13. This thread is all about following the O.P.'s wishes, first post. :upyeah:

    "I am not looking forward to to taking the head off so does anybody know a shop that can do it on the bike (around Northampton, Bedford, Milton Keynes area) or have any ideas how to remove it".
     
    • Agree Agree x 3
  14. No it isn't, it seems to be about finding the most difficult way of removing this particular broken stud. I was suggesting the easiest way and the one that guarantees absolute success
     
  15. Last thing I want to do is to take the head off - I dont think is very easy and simple to do. I would like to look at all possibilities before removing the head off. Imagine taking the head to a shop, weld a nut on and the stud comes off straight away with no problem.... all the work taking the head off, putting it back (forget any other things going wrong in the meantime) done for nothing.

    My original question was - anybody knows a shop that it can help and any other ideas.

    New question :- Anyone close by who has and is good with a MIG welder and willing to help out.

    Already had a good advice - "if you want to protect from splatter get some thin aluminium or steel sheet and put it under the nut before you weld it on" . I made one up already.
     
  16. of course the plate is a good idea Stavrich, the only thing against fitting it is that it looks like you only have about a nut's worth of depth left on the stud and the further the nut is on for welding, the better. If stud is flush with top of a full nut or protrudes even when plate is fitted then should be fine.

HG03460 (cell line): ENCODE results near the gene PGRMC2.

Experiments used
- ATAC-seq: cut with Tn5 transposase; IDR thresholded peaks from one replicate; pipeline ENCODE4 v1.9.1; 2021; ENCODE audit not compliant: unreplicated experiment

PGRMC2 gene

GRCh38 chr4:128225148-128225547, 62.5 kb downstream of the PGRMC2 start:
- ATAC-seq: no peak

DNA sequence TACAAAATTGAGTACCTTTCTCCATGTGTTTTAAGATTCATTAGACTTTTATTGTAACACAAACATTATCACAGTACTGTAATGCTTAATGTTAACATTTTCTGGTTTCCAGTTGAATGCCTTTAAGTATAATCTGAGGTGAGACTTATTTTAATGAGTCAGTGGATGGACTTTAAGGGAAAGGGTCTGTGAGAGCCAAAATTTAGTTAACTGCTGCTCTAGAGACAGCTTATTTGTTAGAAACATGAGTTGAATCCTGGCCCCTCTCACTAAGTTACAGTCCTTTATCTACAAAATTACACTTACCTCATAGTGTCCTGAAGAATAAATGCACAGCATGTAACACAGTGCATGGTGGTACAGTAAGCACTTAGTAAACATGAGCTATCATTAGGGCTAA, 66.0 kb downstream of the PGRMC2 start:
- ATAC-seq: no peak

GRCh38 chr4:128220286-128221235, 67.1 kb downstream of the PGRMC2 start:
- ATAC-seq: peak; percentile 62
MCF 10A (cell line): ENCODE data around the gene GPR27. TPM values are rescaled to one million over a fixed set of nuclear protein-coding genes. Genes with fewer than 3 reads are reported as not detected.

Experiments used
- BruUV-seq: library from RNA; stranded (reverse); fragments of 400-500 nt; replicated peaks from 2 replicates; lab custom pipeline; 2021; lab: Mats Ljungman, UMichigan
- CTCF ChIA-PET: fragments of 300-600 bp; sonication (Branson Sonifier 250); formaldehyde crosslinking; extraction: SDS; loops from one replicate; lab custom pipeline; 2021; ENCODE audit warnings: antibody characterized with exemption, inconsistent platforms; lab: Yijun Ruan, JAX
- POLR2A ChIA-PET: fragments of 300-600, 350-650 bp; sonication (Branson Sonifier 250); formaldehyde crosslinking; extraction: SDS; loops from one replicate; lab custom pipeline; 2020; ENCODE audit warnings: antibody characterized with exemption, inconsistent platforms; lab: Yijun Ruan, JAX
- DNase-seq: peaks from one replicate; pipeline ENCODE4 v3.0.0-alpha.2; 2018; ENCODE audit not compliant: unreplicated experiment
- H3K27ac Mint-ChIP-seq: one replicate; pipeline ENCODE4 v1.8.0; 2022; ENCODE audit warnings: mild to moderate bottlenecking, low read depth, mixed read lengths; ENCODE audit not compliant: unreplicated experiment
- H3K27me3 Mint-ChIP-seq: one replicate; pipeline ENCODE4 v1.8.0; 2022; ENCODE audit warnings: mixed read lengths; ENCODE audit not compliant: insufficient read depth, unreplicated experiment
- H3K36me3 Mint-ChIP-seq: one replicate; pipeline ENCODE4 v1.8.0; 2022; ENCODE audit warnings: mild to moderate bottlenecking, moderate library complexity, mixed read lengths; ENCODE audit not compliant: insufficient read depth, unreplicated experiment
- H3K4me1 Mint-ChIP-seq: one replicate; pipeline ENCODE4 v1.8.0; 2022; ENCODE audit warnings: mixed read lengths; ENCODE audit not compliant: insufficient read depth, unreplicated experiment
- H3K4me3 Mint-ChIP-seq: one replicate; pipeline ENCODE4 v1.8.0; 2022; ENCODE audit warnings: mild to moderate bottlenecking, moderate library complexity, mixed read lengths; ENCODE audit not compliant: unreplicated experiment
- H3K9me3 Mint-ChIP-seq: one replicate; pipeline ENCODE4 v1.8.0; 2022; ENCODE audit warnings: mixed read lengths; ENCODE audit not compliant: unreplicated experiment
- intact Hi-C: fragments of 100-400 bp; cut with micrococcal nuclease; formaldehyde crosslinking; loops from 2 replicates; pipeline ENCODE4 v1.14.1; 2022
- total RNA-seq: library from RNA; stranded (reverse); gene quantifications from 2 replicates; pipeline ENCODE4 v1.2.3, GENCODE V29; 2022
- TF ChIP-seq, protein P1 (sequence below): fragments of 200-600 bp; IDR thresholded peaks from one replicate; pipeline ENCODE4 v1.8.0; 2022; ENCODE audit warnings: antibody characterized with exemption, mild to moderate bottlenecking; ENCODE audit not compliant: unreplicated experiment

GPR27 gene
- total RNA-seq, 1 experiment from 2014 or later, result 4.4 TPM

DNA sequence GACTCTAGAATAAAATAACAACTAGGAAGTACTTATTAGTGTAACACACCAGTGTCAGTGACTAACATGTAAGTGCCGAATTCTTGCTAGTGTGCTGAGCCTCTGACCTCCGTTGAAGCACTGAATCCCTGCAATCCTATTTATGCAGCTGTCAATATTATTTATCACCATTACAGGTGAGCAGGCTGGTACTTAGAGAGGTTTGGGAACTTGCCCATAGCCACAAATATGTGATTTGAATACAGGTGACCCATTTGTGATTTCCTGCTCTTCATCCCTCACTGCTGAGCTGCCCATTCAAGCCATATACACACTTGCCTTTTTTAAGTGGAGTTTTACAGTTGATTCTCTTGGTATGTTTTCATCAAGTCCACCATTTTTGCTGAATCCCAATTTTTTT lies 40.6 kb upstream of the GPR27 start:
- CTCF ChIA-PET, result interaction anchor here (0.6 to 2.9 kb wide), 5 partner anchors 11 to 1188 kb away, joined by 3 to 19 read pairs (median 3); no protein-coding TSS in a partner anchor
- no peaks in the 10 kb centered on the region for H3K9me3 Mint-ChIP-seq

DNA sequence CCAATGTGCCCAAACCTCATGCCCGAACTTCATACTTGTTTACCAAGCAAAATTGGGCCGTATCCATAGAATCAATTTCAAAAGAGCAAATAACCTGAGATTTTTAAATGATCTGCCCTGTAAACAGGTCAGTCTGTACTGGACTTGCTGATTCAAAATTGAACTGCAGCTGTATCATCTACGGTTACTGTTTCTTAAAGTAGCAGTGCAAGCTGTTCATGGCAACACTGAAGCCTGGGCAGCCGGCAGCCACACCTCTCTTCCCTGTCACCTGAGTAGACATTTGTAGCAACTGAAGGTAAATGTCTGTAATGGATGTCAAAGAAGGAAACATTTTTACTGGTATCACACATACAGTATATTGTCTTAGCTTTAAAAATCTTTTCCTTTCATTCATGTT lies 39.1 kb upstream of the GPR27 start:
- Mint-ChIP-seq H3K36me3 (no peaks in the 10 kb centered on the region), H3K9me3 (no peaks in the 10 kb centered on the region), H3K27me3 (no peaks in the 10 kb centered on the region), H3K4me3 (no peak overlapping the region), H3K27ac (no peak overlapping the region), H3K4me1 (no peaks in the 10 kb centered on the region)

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  17. He cannot thread the nut on anyway as he has butchered the thread with moles/pliers so the nut will be as tight a fit as possible and any excess nut depth over the stud length can be filled with weld metal. I generally find that the act of putting so much concentrated heat into the stud metal breaks the corrosion bond to the aluminium. Remember also to remove any zinc plating from the nut before welding (20 minutes in Brick cleaner generally does the trick)
     
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  18. much easier said than done ^ anyone whose ever used Mig on such a small stud will know how difficult it is to get a decent bond between nut and stud if the stud is too far below the surface of the nut, and that's the only reason I mentioned it, it might not even be applicable here. And just for the record, have done many similar scenarios over the years without protection and with no splatter damage.
     
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  19. Good advice from all. Looked to find a mobile service as @Siddo suggested. All the ones I found so far cover the Essex/Sussex area :( - will keep looking.

    I found a welder close by and will go there today with some pictures to find out if he is happy to do it. If yes, I will put on the new exhaust pipe with just the 2 nuts and carefully ride it there.

    Just hope there is just enough stud for the nut - I think there is.